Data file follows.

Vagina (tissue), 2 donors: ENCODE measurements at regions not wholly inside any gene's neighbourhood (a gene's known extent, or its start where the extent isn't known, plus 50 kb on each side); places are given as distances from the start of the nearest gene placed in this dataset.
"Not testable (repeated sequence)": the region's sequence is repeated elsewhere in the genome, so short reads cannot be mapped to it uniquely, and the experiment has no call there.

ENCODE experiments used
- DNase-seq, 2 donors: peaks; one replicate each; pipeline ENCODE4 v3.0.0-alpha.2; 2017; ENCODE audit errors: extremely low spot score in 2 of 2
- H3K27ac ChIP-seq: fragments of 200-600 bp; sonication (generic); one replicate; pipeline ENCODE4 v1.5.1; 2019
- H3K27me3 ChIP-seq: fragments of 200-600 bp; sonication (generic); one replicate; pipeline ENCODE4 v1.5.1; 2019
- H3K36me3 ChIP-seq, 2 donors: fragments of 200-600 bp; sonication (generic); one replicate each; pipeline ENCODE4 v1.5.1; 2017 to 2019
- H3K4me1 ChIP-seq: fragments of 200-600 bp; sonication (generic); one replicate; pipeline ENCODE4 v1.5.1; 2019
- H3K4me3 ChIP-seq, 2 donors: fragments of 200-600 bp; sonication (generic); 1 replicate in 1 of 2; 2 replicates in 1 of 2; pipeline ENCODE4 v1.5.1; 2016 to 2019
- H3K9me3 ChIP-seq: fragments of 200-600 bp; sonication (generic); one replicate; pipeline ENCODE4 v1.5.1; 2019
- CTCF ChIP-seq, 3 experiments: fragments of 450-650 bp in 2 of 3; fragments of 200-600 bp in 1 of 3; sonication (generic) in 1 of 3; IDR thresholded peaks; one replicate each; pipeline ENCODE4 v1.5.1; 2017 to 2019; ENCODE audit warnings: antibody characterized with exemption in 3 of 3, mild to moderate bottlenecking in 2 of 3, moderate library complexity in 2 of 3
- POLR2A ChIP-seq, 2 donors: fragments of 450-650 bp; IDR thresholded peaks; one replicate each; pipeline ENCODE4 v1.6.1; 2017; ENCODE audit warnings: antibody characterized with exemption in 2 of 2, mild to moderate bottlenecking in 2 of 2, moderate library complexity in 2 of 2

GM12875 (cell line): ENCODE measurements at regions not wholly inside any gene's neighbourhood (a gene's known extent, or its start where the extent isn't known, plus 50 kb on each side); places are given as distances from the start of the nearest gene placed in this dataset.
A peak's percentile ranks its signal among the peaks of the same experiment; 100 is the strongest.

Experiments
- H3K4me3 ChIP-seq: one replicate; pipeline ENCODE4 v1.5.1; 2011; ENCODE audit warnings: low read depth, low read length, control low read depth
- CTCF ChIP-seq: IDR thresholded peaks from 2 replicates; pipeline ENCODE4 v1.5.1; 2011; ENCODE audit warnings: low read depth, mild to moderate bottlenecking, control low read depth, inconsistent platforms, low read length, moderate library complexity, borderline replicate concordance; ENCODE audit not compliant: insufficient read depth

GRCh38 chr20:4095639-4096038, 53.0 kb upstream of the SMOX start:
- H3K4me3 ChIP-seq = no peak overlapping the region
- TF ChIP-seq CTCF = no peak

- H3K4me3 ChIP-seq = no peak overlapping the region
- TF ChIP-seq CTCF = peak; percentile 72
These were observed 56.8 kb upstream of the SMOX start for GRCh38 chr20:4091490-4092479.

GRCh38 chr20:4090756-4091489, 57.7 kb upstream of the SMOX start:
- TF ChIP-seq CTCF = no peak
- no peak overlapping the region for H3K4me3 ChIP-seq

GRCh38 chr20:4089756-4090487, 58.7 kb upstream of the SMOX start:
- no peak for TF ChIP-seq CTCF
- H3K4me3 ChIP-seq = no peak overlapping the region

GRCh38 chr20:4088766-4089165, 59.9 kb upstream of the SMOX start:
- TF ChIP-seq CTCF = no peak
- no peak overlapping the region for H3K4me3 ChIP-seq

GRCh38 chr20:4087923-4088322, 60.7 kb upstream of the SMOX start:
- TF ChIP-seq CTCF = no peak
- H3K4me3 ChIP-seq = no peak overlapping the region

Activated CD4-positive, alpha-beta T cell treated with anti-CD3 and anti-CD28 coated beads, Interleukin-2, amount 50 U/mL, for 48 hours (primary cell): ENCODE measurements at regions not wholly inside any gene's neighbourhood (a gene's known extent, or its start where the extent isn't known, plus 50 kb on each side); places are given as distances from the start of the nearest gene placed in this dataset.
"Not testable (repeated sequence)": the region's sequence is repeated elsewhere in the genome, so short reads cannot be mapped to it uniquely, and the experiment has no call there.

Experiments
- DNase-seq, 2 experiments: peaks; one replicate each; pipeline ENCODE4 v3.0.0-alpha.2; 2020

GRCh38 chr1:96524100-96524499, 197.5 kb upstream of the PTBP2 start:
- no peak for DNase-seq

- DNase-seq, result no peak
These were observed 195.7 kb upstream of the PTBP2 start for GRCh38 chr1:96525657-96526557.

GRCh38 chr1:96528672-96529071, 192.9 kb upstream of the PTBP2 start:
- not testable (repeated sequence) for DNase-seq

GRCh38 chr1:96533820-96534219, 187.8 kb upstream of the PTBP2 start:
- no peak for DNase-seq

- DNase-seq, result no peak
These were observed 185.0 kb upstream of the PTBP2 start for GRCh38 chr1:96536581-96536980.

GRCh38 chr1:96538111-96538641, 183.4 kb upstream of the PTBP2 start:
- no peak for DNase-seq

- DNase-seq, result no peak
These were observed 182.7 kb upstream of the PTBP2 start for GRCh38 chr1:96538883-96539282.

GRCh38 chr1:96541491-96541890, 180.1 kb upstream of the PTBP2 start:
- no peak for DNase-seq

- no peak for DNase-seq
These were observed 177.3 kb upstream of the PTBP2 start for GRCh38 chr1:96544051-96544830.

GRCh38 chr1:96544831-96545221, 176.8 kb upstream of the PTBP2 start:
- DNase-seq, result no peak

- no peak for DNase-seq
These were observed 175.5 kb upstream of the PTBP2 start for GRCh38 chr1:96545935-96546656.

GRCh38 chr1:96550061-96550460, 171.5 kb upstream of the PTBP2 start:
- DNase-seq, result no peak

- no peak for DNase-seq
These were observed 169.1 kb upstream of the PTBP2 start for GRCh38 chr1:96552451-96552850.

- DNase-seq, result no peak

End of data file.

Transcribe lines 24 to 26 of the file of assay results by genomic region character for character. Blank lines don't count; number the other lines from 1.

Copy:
GRCh38 chr20:4090756-4091489, 57.7 kb upstream of the SMOX start:
- TF ChIP-seq CTCF = no peak
- no peak overlapping the region for H3K4me3 ChIP-seq